President Joe Biden dedicated a significant portion of his recent State of the Union address to spreading the narrative that his economic policies have caused consumer prices to come down — despite ample evidence to the contrary.
“We have more to do, but here at home, inflation is coming down,” he claimed earlier this month. “Here at home, gas prices are down $1.50 a gallon since their peak. Food inflation is coming down. Inflation has fallen every month for the last six months while take-home pay has gone up.”
Cherry-picking statistics to downplay his administration’s failed agenda might be enough to convince some die-hard Democrats that things are getting better, but for millions of Americans struggling to make ends meet, there is no doubt that things have gotten significantly worse under Biden’s watch.
Biden cites gas prices, inflation, and wages to claim "the Biden economic plan is working.”
FACT: Since Biden took office, gas prices are up, inflation is up, and real wages are down. pic.twitter.com/8Dde7mbb55
— RNC Research (@RNCResearch) February 15, 2023
For starters, January’s consumer price index registered a higher-than-expected inflation rate as prices were 0.5% higher than the previous month and 6.4% higher than one year earlier. Prior to the report, economists had anticipated that those numbers would be 0.4% and 6.2%, respectively.
Furthermore, despite Biden’s efforts to tout rising wages, the Bureau of Labor Statistics determined that the impact of rising costs effectively resulted in a 0.2% loss in income last month with year-over-year wages down about 1.8%.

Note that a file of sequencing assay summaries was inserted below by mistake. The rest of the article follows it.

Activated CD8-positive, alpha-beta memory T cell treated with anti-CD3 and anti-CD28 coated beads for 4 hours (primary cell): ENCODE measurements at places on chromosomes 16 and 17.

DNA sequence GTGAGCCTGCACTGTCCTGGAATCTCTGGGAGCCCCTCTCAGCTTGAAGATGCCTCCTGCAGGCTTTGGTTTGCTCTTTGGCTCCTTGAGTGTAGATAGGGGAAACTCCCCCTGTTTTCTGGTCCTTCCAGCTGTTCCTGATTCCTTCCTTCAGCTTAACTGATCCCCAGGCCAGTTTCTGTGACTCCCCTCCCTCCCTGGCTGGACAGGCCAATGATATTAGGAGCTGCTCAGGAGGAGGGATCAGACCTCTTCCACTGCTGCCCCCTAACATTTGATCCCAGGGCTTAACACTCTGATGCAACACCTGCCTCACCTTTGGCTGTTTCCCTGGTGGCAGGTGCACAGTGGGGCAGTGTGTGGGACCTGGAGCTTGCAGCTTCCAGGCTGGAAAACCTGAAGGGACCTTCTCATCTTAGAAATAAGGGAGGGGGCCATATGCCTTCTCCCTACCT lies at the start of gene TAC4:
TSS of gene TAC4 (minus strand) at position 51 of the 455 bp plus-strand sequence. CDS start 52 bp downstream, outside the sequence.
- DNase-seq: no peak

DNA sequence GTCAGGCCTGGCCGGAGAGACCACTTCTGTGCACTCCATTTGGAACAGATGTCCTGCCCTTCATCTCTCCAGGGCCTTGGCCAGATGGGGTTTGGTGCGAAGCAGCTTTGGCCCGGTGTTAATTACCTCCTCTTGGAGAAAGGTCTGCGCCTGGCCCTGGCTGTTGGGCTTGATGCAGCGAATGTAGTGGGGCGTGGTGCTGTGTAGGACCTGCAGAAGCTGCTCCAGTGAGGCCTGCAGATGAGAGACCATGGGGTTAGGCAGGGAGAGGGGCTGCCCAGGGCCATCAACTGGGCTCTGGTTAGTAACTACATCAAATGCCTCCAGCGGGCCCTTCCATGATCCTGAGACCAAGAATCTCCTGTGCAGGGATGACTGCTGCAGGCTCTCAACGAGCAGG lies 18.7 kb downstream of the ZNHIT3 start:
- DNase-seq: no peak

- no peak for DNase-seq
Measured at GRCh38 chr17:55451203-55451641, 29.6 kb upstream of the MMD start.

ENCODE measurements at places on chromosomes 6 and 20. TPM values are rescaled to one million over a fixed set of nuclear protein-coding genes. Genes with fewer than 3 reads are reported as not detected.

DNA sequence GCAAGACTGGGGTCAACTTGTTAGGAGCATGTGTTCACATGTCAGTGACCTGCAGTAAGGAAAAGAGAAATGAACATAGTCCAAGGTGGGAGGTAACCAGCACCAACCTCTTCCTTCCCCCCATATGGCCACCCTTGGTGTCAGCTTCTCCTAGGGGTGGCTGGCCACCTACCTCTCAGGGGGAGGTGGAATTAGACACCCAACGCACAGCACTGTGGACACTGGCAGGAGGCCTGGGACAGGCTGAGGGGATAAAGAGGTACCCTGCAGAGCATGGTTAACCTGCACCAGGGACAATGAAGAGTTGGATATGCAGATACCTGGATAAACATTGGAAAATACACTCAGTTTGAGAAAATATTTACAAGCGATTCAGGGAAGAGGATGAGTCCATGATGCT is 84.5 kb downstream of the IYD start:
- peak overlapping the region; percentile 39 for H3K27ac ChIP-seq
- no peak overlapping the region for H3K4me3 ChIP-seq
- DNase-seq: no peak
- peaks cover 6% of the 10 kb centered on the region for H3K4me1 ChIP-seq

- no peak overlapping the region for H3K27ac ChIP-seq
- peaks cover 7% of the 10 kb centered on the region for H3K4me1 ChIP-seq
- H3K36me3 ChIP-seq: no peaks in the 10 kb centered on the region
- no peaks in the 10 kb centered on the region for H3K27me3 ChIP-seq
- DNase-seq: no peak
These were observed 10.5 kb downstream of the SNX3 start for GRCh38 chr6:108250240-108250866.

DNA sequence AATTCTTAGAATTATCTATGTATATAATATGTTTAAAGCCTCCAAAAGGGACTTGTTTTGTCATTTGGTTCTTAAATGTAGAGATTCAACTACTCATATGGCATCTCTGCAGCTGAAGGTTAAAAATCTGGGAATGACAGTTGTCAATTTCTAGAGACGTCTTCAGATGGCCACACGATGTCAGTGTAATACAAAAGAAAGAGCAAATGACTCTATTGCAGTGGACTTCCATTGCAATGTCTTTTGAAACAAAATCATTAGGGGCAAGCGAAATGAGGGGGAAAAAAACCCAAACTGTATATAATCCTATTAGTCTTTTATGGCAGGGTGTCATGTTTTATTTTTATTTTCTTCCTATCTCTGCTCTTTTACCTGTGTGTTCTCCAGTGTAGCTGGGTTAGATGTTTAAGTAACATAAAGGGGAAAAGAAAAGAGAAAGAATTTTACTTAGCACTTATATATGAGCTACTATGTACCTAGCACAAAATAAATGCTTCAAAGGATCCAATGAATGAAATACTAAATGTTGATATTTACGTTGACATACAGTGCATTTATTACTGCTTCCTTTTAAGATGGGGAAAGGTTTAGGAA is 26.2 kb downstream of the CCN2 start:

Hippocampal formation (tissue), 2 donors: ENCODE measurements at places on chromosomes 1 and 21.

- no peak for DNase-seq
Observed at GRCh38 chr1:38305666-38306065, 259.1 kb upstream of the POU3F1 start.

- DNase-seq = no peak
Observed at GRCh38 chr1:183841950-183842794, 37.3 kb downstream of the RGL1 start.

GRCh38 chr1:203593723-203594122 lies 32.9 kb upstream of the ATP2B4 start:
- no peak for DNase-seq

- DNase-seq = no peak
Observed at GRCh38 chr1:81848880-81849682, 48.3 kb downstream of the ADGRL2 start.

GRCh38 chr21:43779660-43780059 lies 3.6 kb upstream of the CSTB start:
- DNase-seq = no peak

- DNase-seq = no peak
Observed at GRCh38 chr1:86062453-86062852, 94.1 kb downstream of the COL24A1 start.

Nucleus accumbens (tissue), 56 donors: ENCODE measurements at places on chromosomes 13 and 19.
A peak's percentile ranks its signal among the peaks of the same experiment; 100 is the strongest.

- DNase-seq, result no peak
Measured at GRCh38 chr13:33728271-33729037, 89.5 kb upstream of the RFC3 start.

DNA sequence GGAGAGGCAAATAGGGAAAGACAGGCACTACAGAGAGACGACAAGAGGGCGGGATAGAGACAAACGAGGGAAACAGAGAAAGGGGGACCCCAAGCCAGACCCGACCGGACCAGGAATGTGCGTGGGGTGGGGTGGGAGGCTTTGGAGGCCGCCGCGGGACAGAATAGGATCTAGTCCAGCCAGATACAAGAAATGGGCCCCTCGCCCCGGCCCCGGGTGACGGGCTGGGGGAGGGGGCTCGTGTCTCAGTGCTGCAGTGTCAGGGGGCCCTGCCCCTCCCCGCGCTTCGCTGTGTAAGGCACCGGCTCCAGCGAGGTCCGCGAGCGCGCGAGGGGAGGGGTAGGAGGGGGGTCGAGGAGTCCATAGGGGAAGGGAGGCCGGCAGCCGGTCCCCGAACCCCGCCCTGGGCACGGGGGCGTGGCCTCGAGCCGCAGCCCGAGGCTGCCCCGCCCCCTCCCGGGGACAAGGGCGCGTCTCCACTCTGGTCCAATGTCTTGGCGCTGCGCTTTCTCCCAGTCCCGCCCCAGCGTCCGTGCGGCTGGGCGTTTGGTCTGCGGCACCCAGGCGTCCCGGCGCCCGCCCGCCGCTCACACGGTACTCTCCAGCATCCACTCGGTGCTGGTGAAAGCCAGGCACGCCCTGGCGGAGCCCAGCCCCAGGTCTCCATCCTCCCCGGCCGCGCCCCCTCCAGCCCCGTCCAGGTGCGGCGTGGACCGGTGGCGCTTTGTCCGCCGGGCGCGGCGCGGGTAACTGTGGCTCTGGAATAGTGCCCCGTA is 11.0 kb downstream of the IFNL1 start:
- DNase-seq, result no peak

While prices continue to increase across the economy, certain sectors are becoming particularly unaffordable for a growing segment of the population. The cost of food, for example, is more than 10% higher than it was one year ago.
Anyone unfortunate enough to need a new or used car is facing dual obstacles as the cost of automobiles increases along with the interest rate, which the Federal Reserve keeps hiking in an effort to bring inflation down.
The average price of a new motor vehicle has increased a staggering 30% since 2019 to reach nearly $50,000. Meanwhile, the typical monthly payment for a new auto is around $777.
Buying a used vehicle might not offer much relief with the average monthly payment hovering just under $550.
Keeping those vehicles in motion is also much more expensive these days. GasBuddy reported that the cost of a gallon of fuel is “primed to rise in a few weeks” and electric vehicle owners are struggling to absorb the cost of energy, which jumped 2% in just a month and is up nearly 9% compared to a year ago.